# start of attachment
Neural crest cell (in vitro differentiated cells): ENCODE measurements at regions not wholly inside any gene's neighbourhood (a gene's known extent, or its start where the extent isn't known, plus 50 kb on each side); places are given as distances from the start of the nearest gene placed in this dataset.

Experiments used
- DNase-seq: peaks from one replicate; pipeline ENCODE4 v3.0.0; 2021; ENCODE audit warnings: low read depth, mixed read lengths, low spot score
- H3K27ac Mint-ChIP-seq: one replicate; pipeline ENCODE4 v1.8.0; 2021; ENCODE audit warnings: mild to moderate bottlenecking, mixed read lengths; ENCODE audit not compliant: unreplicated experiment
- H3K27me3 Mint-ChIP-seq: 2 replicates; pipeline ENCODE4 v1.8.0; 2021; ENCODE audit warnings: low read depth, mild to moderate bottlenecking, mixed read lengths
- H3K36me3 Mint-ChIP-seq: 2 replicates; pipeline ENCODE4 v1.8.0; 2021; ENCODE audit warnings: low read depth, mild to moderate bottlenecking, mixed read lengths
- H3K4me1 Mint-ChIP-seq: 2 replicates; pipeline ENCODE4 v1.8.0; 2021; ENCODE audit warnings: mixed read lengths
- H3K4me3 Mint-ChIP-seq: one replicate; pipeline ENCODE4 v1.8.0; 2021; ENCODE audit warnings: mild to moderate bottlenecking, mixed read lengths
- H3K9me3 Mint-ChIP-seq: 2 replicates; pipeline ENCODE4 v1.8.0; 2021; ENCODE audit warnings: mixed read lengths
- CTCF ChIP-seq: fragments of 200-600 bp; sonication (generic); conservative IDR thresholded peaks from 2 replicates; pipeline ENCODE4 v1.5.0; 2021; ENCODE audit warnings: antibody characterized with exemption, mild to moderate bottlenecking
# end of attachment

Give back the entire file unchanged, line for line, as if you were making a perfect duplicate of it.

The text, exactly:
Neural crest cell (in vitro differentiated cells): ENCODE measurements at regions not wholly inside any gene's neighbourhood (a gene's known extent, or its start where the extent isn't known, plus 50 kb on each side); places are given as distances from the start of the nearest gene placed in this dataset.

Experiments used
- DNase-seq: peaks from one replicate; pipeline ENCODE4 v3.0.0; 2021; ENCODE audit warnings: low read depth, mixed read lengths, low spot score
- H3K27ac Mint-ChIP-seq: one replicate; pipeline ENCODE4 v1.8.0; 2021; ENCODE audit warnings: mild to moderate bottlenecking, mixed read lengths; ENCODE audit not compliant: unreplicated experiment
- H3K27me3 Mint-ChIP-seq: 2 replicates; pipeline ENCODE4 v1.8.0; 2021; ENCODE audit warnings: low read depth, mild to moderate bottlenecking, mixed read lengths
- H3K36me3 Mint-ChIP-seq: 2 replicates; pipeline ENCODE4 v1.8.0; 2021; ENCODE audit warnings: low read depth, mild to moderate bottlenecking, mixed read lengths
- H3K4me1 Mint-ChIP-seq: 2 replicates; pipeline ENCODE4 v1.8.0; 2021; ENCODE audit warnings: mixed read lengths
- H3K4me3 Mint-ChIP-seq: one replicate; pipeline ENCODE4 v1.8.0; 2021; ENCODE audit warnings: mild to moderate bottlenecking, mixed read lengths
- H3K9me3 Mint-ChIP-seq: 2 replicates; pipeline ENCODE4 v1.8.0; 2021; ENCODE audit warnings: mixed read lengths
- CTCF ChIP-seq: fragments of 200-600 bp; sonication (generic); conservative IDR thresholded peaks from 2 replicates; pipeline ENCODE4 v1.5.0; 2021; ENCODE audit warnings: antibody characterized with exemption, mild to moderate bottlenecking